Immunization will, we all hope, lead us out of the interminable lockdowns and allow us to return to the economic and social activity that has been so profoundly impaired for nearly a year. If the people who are inoculated were given a vaccination certificate, activities ranging from visiting relatives in care homes to international travel for business or leisure, could restart gently and ramp up as more and more people get a vaccine. Such a document is not new: it is already required for conditions like yellow fever to enter countries like Australia, China and Mexico. But this is on a different scale, and there are naturally concerns about fraud and counterfeit.

However, a widely raised objection is that it would be unfair. A Wired article invites us to “[i]magine being locked indoors while your immune neighbours galavant (sic) around the park”. It cites Robert West, a health psychologist at University College London, who warns for a loss of social cohesion as a result of sharpened ingroup/outgroup tribalism, and Adam Oliver, a behavioural economist at the London School of Economics, who fears it might undermine the message that “we are all in this together”. In a comment in the journal Nature, Natalie Kofler, a molecular biologist at Yale University and Françoise Baylis, a bioethicist at Dalhousie University in Halifax, Canada, also argue such documents will lead to social stratification between “immunoprivileged and immunodeprived” people. Forbes quotes the CEO of the World Travel and Tourism Council, Gloria Guevara: “we should not discriminate against those who wish to travel but have not been vaccinated”. Let’s not take the faster route back to normality, because that would be unfair.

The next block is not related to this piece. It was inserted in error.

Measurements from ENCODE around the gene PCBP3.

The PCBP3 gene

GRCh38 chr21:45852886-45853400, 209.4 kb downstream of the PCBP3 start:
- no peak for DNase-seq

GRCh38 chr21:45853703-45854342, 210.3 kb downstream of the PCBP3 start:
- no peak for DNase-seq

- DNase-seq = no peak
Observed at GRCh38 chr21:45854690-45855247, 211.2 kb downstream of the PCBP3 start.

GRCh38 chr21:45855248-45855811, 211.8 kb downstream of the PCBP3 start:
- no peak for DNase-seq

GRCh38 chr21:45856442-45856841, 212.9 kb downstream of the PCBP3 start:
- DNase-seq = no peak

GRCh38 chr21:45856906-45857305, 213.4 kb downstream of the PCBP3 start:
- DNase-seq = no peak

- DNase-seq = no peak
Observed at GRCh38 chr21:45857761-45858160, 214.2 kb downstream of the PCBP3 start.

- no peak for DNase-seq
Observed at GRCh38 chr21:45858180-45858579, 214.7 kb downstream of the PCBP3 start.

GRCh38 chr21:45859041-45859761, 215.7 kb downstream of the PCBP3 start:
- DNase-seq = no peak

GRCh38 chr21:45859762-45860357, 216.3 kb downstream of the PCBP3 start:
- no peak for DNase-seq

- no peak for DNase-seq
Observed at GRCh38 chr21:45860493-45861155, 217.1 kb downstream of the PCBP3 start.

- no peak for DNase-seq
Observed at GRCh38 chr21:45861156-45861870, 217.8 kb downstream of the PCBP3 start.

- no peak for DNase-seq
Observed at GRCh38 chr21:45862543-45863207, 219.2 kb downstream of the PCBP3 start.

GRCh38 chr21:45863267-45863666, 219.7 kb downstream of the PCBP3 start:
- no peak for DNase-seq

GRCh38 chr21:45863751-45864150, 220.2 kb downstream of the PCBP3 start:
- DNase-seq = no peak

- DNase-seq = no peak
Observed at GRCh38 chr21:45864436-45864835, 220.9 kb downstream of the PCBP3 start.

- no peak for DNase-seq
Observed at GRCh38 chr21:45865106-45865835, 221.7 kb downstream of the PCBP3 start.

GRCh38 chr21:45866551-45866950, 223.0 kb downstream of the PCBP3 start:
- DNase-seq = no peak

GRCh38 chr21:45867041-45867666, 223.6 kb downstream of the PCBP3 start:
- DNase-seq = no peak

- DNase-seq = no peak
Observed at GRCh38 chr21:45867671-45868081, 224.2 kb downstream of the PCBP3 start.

How fair is fair?

Fairness appears as a criterion in decision making and in policy setting, because it is an important element in how we experience and judge our (and others’) treatment in society. It is an instinct that develops at young age in humans, one we even share with other primates, Maria Konnikova writes in the New Yorker. We don’t like being disadvantaged (or even being advantaged) compared to others, and we don’t like it if others are being disadvantaged (or advantaged).

The Ultimatum Game, a classic, popular instrument in experimental economics, shows we are even willing to make material sacrifices to prevent perceived unfairness. It involves two players: a proposer, who is given a sum of money, and a receiver, with whom the proposer can share the money. The proportion offered to the receiver is entirely at the discretion of the proposer – they can keep all the money, give it all away, or share anything in between. The receiver can decide to accept, or to decline the offer. In the latter case, neither player gets anything. A meta-analysis by Jean-Christian Tisserand, an economist at the Dijon-Bourgogne Business School, of 42 research papers that used in total 97 instances of the game, found that receivers often decline offers of 20% or less of the total sum, and frequently refuse offers between 20 and 40%. This means that receivers literally forego an amount of up to 40% of the money, just to stop the proposer from getting an unfair amount.

How much to stop unfairness? (image: CafeCredit.com/Flickr CC BY)

Avoiding unfairness in decisions or policy making is a deontological choice: it is deferring to an ethical rule, rather than to reasoned consideration of costs and benefits. For ethical rules that are broadly objective and clearly defined, this may be a sensible approach inviting little or no challenge. Few people will question the judgement of, say, a dairy in which health and safety practices ensuring neither staff nor customers are poisoned are adopted for ethical reasons, without a thorough cost-benefit analysis.